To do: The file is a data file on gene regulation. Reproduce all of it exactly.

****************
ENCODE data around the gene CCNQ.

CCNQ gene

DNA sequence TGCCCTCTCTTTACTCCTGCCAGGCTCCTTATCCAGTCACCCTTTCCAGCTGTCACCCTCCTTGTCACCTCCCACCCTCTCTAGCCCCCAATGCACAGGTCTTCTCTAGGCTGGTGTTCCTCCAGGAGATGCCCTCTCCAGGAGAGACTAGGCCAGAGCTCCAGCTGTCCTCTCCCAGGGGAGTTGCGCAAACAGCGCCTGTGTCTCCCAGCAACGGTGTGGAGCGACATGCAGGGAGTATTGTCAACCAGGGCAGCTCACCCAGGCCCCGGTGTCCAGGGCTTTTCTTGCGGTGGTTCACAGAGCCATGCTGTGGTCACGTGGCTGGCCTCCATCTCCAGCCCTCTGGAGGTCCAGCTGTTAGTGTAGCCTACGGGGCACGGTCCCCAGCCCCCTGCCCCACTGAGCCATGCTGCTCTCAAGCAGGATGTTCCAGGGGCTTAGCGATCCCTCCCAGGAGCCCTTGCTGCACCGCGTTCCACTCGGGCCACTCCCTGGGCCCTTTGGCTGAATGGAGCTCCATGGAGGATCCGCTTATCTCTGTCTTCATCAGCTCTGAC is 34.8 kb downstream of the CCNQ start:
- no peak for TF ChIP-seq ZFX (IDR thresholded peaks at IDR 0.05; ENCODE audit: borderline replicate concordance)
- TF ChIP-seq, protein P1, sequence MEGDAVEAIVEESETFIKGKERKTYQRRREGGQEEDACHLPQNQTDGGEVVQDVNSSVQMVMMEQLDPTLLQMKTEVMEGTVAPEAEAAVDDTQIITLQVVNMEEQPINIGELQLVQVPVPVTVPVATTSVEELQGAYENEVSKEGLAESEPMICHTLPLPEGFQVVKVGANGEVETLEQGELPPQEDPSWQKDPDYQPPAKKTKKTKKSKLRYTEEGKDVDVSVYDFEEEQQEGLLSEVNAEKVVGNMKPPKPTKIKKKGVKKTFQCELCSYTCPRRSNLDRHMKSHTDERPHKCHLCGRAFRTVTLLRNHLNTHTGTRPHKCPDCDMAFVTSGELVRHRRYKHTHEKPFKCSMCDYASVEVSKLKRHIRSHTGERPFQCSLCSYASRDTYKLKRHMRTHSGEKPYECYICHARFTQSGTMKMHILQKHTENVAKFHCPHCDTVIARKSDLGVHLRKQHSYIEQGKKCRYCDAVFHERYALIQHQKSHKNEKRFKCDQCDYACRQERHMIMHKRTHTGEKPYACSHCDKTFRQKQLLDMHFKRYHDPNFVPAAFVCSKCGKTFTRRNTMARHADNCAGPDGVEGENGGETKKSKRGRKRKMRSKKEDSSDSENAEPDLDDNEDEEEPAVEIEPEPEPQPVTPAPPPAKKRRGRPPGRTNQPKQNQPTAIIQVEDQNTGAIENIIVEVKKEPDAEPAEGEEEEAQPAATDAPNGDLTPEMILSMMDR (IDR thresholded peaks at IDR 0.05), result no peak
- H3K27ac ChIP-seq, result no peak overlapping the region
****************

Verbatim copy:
ENCODE data around the gene CCNQ.

CCNQ gene

DNA sequence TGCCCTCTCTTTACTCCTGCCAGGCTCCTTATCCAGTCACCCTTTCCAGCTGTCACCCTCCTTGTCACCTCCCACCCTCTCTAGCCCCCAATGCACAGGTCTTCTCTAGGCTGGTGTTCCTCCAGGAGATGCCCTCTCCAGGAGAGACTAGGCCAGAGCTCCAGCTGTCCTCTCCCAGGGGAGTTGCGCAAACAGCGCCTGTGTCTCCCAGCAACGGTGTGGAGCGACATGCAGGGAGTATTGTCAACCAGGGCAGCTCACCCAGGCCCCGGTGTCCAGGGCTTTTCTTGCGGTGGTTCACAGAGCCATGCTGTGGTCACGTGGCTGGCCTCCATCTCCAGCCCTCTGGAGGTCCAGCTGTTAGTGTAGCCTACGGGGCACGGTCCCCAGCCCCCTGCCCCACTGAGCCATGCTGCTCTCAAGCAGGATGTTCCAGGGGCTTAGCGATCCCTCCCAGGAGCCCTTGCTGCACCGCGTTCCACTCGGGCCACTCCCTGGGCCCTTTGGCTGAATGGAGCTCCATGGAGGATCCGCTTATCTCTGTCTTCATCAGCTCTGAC is 34.8 kb downstream of the CCNQ start:
- no peak for TF ChIP-seq ZFX (IDR thresholded peaks at IDR 0.05; ENCODE audit: borderline replicate concordance)
- TF ChIP-seq, protein P1, sequence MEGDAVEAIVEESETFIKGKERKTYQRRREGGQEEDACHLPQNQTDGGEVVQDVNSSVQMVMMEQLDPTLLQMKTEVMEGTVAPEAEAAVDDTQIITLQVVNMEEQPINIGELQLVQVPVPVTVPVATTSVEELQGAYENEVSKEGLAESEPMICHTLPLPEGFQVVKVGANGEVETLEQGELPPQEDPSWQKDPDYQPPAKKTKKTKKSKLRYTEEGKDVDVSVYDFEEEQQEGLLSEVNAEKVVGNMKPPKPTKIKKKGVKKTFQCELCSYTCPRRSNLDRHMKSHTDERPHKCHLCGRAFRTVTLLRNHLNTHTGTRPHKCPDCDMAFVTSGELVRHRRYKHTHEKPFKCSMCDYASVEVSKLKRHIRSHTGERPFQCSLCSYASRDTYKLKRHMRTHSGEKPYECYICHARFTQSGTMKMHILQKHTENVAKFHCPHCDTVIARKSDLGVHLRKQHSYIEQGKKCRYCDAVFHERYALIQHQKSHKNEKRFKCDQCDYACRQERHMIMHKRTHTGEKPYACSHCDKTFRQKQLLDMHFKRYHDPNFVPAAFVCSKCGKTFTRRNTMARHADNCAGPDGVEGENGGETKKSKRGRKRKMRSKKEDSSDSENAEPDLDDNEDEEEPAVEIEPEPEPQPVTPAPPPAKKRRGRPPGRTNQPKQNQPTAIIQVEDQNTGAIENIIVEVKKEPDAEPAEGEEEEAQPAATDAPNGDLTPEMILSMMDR (IDR thresholded peaks at IDR 0.05), result no peak
- H3K27ac ChIP-seq, result no peak overlapping the region